Moon hopes to hunt down the $8.55 million first prize
By Oskar Garcia
LAS VEGAS — Darvin Moon's preparations for a run at the $8.55 million top prize at the World Series of Poker included an extended hunting trip last month in Wyoming where he slept in a two-room cabin without electricity and pretty much avoided any contact with the outside world.
The 46-year-old self-employed logger from Oakland, Md., will get plenty of attention this weekend as the chip leader heading into tomorrow's final table of the richest tournament in poker.
Moon said he played some cards, but didn't hire a coach for the 115-day break because he didn't think he could learn enough to effectively sustain a change to his style.
Moon told The Associated Press he thinks it's more important for him to prepare for a mental marathon at the no-limit Texas Hold 'em main event — 14 to 17 hours, he predicts, to narrow nine players down to two who will go head to head on Monday night.
"I'm not going to come in ninth. ... my plan is to come in first," Moon said. "You have to have patience."
And plenty of luck, too, which Moon credits for propelling himself and eight others to the top of a field of 6,494 players at the tournament that began play July 3 at the Rio All-Suite Hotel & Casino in Las Vegas.
Moon's opponents include Phil Ivey, a 32-year-old poker professional from Las Vegas regarded by many as the best card player alive. Five others at the final table make a living gambling, including 30-year-old Eric Buchman, 21-year-old Joe Cada, 52-year-old Kevin Schaffel, 25-year-old Antoine Saout and 26-year-old James Akenhead.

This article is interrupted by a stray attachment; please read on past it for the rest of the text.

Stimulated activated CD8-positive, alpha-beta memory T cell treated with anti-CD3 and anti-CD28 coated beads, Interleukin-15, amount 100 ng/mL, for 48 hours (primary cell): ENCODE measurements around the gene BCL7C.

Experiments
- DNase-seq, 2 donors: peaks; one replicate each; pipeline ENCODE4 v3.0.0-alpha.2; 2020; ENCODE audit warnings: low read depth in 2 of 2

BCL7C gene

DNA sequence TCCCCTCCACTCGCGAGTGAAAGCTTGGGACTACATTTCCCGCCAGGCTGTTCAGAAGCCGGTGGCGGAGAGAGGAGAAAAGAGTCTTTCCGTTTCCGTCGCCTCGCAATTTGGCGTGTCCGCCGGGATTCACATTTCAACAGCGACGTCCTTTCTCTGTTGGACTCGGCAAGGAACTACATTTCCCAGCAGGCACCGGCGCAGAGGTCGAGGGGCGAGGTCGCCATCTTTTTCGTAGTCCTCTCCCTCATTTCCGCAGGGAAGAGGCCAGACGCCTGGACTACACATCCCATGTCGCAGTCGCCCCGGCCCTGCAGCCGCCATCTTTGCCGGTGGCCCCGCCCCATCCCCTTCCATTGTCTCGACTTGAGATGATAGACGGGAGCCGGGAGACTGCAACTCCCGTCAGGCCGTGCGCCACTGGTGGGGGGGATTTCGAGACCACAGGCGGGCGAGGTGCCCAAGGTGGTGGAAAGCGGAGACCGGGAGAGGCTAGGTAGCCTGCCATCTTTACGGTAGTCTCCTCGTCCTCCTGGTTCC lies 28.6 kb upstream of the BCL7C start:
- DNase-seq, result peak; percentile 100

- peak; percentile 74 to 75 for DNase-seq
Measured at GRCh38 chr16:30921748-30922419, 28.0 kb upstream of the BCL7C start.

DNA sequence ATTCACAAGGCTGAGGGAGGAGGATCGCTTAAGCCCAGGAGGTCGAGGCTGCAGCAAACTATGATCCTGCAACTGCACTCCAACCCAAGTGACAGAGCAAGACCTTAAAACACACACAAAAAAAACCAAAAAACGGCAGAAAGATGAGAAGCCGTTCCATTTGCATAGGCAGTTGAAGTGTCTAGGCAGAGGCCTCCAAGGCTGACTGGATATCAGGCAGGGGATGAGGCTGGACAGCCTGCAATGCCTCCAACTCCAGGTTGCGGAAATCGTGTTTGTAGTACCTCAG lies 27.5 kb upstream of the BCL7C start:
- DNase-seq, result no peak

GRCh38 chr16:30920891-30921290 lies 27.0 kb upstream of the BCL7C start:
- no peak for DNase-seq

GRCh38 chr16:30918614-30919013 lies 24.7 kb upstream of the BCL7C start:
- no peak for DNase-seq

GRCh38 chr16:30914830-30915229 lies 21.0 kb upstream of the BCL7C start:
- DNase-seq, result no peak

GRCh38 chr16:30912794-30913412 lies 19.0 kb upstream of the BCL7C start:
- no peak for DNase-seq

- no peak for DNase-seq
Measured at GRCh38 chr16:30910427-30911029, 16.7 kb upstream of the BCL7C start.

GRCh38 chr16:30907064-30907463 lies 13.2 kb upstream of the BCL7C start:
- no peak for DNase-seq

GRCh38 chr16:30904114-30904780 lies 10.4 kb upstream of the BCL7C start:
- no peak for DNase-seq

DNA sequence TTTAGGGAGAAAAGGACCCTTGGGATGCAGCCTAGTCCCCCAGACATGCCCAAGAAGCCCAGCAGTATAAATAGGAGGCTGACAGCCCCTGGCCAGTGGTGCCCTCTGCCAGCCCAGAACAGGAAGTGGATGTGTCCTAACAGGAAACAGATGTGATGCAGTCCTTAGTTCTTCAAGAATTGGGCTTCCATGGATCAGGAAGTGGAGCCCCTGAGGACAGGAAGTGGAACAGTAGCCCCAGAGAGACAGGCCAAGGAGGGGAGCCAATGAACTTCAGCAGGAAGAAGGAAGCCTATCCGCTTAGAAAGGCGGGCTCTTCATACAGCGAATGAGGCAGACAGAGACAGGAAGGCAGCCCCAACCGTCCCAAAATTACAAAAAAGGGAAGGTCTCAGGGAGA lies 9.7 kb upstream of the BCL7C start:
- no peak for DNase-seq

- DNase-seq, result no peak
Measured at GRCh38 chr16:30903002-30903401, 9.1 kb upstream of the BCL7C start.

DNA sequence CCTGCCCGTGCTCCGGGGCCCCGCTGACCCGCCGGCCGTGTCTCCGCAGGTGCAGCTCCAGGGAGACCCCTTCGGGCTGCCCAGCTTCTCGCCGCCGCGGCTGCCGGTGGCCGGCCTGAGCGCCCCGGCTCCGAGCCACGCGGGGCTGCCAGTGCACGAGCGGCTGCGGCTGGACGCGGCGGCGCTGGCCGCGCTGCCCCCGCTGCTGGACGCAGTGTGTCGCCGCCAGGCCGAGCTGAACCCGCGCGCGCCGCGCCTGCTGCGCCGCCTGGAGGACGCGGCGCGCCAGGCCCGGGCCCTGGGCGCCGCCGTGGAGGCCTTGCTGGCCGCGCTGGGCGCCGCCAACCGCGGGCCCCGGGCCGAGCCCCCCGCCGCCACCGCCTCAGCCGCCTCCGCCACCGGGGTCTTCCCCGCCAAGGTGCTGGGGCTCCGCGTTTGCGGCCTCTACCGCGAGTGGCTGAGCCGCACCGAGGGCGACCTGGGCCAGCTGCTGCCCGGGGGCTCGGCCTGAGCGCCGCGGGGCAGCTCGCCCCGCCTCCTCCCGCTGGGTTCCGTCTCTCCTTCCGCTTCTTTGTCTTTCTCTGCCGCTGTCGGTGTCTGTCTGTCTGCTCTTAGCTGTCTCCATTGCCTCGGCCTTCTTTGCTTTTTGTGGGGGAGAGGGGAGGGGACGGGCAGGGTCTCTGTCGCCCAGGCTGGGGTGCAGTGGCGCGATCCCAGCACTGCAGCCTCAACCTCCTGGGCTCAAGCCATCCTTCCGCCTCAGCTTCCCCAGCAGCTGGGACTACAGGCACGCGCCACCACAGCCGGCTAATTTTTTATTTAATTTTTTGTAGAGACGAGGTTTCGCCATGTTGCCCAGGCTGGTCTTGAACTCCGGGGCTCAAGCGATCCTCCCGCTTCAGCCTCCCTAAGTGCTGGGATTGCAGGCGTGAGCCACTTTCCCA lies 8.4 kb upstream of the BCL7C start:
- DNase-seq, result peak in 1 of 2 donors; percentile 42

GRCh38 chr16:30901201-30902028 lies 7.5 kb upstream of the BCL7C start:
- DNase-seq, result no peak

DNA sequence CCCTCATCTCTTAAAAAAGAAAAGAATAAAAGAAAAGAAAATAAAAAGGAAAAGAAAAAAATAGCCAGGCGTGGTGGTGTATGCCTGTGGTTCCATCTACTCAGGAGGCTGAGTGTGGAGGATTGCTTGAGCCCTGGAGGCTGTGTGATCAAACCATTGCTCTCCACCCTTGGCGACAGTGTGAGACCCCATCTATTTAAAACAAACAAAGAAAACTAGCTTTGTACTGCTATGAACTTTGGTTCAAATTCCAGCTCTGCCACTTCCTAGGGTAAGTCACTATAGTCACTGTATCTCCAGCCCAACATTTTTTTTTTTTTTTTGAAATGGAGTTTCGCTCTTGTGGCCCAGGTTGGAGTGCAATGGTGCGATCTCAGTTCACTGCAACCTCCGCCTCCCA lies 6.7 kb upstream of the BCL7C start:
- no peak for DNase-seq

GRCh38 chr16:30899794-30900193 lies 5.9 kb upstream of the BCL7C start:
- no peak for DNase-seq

Jeff Shulman, 34, of Las Vegas, placed seventh at the main event in 2000 and has cashed 15 times at the series, but makes most of his money as the president of CardPlayer Media, which publishes a popular poker magazine. Steven Begleiter, a 47-year-old former Bear Stearns Cos. executive who works for a private equity firm, sits third in chips.
"Everybody knows what they're doing, and probably with a little bit of luck that's how we all got there. There's no flukes here," said Schaffel, who bought a house during the break and spent time golfing, going out with friends and playing $10 to $20 no-limit cash games.
"Everybody has had dreams, has had nightmares, has been up in the middle of the night thinking about it — I don't care who you are, including Ivey — and it's just going to be so much fun to be there and see what happens," he said.
Ivey, a seven-time gold bracelet winner at the world series, spent part of last month in or near Cabo San Lucas, Mexico, playing online poker and exercising with a trainer.
"We do cardio for 45 minutes, then we lift weights for a half-hour, then we do yoga for an hour and then we go golfing," Ivey told Pokerroad.com for its "Life of Ivey" video blog dated Oct. 21. Through a spokeswoman, Ivey declined an interview with the AP.
Ivey said in July that he would spend part of the three-and-a-half month break preparing specifically for his final table opponents, but wouldn't say how.
Shulman has taken a different route from Ivey during the break, hiring 11-time gold bracelet winner Phil Hellmuth to coach him for the final table.
"Of course, as much profiling as you can do, after three and a half months if you don't like the way you played you can just change it — or at least you can attempt to change it," Shulman said.